War of the Rebellion: Serial 043 Page 0392 N. C., VA., W. VA., MD., PA., ETC. Chapter XXXIX.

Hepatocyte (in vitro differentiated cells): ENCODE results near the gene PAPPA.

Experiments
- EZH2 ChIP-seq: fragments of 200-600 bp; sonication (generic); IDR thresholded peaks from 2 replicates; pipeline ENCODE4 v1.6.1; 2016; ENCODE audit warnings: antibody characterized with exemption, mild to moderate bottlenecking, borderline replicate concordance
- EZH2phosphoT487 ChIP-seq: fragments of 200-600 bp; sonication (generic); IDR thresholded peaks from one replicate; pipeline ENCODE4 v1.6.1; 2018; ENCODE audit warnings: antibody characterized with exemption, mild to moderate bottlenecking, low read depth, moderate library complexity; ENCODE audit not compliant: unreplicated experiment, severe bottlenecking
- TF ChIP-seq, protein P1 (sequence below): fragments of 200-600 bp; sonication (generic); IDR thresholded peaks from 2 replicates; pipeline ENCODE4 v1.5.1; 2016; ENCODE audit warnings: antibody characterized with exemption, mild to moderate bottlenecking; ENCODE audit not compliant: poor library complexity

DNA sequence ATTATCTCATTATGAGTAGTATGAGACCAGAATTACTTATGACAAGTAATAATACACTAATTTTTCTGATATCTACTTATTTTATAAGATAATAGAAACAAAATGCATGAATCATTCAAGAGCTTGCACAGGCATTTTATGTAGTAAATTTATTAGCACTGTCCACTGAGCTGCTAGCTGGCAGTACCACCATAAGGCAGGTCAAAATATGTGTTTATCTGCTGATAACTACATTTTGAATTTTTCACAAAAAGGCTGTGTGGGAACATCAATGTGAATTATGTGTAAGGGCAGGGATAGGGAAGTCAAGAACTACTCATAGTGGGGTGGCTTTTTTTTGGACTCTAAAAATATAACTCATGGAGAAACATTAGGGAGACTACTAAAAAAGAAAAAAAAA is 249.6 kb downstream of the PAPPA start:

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marched by the left flank toward the scene of action. After marching nearly 1 mile, and the division being in line of battle, we advanced to support (I think) a portion of the Third Army Corps, which was then engaged. The brigade to which we are attached advanced in line of battle, left in front, gallantly led by Colonel P. Kelly, of the Eighty-eighth New York Volunteers. As we advanced, portions of the Third Corps retired, passing through the intervals of our line. Having entered a dense woods, we began to ascend a hill, where large boulders of rocks impeded our progress, notwithstanding which we advanced in good order. We soon cam within sight of the enemy, who occupied the crest of the hill, and which immediately opened fire at our approach. Our brigade returned the fire with good effect. After firing for about ten minutes, the order was given to advance, which the brigade did in excellent style, driving the enemy from their position, which we at once occupied. We took many prisoners at this point, hundreds of the enemy laying down their arms and passing to the rear. We found the position which our foes had occupied but a few moments before thickly strewn with the dead and wounded. Here we again opened fire, the enemy having rallied to oppose our farther advance, After bering engaged for about twenty minutes and the enemy having been re-enforced, the division began to retire in good order. At this time the division was completely outflanked by the enemy, who had formed a line facing the right flank our brigade. This line was formed along the edge of a wheat-field, about a quarter of a mile in rear of our brigade. This field we had to cross to get to the rear. In doing so, we encountered the fully sweep of the enemy's fire, which at this point was most destructive, Many of the division fell before this terrible fire. After passing to the rear, I found Colonel Brooke, Fourth Brigade, forming the division in a field adjoining the Second Division hospital; he told me ha had orders from General Caldwell to that effect. I then halted what remained of my command, and rendered all the assistance I could in gathering together members of the Second Brigade. Shortly after dark we were again marched to the front, and placed in the same position that we had occupied int he morning. Her we lay on our arms all night, and were awakened at daybreak by the sound of the enemy's cannon. Major General Hancock passed along early in the day, and moved our line a little forward, in order that we might gave a better range and our fire be more effective, should the enemy attack us. We immediately commenced to intrench our new position, and by 11 a. m. had quite a formidable breastwork thrown up. All this forenoon we could see the enemy preparing to attack us. Several batteries were placed in position opposite our line, and everything indicated that an attack was intended. About noon the aback commenced by a most terrific shelling of our lines by the enemy, but, thanks to our earthworks and the inaccurate aim of the gunners, none of my command were injured. After shelling our position four about two hours, the fire of the artillery somewhat slackened, and a heavy force of rebel infantry was seen advancing upon our works. At this moment our artillery, which up to this time had remained almost silent, opened with terrible effect upon the advancing lines, tearing great gaps in their ranks and strewing the field with dead and wounded. Notwithstanding the destructive fire under which they were placed, . the enemy continued to advance with a degree of ardor, coolness, and bravery worthy of a better